A bad day on the boat is better than a good day at work

Saturday Rick and I went up to the boat to move the outboard motor bracket down further on the transom and hook up the motor.  Plus I was going to swab out the bilge, which, I’m simply ecstatic to say, didn’t happen!

I was kinda nervous about 1 particular thing.  We don’t have a head…really… no potty onboard.  You gotta go?  Then hike up to the marina bath house.  I usually have a pretty short window of opportunity between the time my brain is notified ‘soon’ vs ‘NOW’.  That meant I had to prepare for an emergency situation arising, or maybe the right word is ‘befalling’.  Whatever…  But, you know, it was so very hot, that wasn’t an issue at all, if you catch my drift…

First thing Rick did was showed me that those switches he had installed actually turned on some equipment!  I heard humms and buzzes to prove it and even took a picture of water tinkling out of the bilge when Rick switched on the bilge pump (and what a relief that is, to know that the boat won’t sink the next time it rains!).  He’s so proud!

Rick got back down in the bottom of the boat and I got down on my butt on the dock and held onto the bracket.  I also have to place my thumb on the bolt to keep it from rotating and pushing out as he unscrews it.  Yeah, I look like I’m hugging the motor bracket with my feet in the water.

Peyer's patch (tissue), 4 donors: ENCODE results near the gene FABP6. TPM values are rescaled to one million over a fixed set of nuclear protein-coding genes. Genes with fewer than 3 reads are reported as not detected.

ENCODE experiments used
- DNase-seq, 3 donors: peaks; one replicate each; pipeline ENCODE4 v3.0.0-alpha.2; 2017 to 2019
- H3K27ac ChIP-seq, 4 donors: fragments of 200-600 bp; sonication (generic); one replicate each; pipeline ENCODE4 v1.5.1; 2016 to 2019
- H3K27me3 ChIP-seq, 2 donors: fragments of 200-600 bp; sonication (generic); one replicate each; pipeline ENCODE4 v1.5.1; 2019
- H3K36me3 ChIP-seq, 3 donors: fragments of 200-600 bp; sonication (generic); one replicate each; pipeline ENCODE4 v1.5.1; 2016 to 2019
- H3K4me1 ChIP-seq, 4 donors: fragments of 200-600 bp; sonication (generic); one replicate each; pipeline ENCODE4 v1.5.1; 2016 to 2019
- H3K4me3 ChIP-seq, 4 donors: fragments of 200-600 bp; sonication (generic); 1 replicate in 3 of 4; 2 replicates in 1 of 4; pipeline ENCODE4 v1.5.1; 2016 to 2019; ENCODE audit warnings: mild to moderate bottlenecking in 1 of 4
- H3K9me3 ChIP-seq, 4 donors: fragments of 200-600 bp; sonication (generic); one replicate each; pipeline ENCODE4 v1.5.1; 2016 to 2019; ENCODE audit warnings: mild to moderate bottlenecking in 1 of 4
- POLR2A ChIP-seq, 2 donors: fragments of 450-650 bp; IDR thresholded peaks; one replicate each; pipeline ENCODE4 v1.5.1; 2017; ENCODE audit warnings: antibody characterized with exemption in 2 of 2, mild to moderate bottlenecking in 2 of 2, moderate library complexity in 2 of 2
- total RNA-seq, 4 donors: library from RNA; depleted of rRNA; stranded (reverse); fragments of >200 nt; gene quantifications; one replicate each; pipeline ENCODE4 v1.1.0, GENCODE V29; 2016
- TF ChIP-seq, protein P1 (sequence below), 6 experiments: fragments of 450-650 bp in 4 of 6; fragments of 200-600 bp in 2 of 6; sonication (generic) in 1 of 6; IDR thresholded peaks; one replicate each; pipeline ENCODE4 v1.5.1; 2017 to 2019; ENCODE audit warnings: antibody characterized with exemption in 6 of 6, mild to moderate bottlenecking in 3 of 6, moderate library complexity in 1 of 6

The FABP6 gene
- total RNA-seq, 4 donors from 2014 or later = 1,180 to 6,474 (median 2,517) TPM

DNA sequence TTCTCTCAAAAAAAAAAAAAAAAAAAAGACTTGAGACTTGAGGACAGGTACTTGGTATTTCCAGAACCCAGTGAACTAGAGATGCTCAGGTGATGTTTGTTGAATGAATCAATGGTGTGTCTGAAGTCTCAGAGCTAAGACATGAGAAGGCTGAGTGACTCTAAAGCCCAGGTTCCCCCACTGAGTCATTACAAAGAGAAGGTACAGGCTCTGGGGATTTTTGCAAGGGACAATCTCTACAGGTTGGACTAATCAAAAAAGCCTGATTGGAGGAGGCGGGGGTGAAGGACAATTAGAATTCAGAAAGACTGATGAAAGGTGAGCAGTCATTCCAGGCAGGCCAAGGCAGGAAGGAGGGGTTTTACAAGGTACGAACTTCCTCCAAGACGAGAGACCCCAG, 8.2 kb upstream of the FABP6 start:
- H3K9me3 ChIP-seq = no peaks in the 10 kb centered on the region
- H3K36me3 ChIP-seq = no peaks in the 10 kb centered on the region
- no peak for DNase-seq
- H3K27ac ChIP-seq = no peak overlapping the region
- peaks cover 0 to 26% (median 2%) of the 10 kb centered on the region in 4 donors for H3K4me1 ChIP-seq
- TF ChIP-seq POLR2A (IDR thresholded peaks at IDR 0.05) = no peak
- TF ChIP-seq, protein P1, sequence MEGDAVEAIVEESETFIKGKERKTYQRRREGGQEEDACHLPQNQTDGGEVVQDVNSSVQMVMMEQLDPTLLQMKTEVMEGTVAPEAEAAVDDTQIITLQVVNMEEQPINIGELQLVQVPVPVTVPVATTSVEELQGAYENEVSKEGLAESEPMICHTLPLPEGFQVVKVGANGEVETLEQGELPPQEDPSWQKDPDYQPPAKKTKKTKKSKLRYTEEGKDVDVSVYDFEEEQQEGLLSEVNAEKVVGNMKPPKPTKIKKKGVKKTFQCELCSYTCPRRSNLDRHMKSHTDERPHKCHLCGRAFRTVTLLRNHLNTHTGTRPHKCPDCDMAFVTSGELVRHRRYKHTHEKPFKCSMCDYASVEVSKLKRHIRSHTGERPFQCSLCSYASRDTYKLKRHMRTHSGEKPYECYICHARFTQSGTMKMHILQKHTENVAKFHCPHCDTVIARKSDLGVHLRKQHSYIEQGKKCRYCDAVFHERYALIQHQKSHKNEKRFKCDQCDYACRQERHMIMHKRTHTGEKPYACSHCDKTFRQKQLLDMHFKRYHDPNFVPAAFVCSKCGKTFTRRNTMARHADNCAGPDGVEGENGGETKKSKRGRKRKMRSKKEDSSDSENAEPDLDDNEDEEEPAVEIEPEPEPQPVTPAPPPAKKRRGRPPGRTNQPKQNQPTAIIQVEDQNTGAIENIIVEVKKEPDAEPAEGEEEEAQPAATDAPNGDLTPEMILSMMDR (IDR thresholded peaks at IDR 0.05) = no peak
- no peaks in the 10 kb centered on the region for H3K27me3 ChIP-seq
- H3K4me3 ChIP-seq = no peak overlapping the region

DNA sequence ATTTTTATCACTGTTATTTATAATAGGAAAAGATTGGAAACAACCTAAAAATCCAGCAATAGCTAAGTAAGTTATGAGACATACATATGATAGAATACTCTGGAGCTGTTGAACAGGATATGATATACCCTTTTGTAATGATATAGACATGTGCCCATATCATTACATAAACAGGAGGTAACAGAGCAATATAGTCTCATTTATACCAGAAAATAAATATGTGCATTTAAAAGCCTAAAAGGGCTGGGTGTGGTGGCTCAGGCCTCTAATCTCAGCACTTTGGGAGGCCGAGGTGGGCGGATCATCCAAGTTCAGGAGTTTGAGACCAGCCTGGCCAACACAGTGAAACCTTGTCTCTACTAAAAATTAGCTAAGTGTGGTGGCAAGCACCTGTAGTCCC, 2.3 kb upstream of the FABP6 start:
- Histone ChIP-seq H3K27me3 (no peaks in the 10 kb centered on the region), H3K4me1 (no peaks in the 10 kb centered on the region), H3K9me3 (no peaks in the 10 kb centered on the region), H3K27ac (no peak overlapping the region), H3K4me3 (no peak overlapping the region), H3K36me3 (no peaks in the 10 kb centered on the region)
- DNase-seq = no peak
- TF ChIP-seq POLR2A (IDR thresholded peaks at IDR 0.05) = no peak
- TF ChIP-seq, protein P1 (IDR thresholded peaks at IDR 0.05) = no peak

He got 2 of the bolts undone, but the 3rd nut got ‘crossthreaded’, long word for jacked, and we had to make a trek to Home Depot to buy a dremel, which is a fancy word for ‘rotating cutter of things like steel and wood’.  Right at Home Depot we saw a sign pointing ahead to a Lowe’s, so we went there instead – why they are within 2 blocks of each other, I don’t know.   We bought the cheapest dremel they had ($39.00) and came back to the boat – that’s about a 30 minute delay, right there.

Once we got the dremel unpackaged Rick discovered it was battery powered…good and bad.  Good because there’s no need to deal with cords.  Bad because, surprise, it had to be charged up!  These kinds of surprises come often in our house.  Rick once bought a tiny wireless keyboard for the computer/TV media mess, I mean ‘system’, that we have (3 remotes and I usually push buttons randomly until something comes onscreen)…and it wasn’t wireless…its still on his dresser…a cute little thing but purposeless.

 So, we plugged the dremel in and waited for it to charge.

But we didn’t waste any more time.  While we were waiting we thought we’d hook up the cables for outboard motor.  They are thick and very stiff and they have to go from the motor through the transom and up through the pedestal to the throttle and shift mechanisms.  Usually the pedestal is installed AFTER the cables are in place, but, no, whoever put in the pedestal was, I don’t know, from another planet?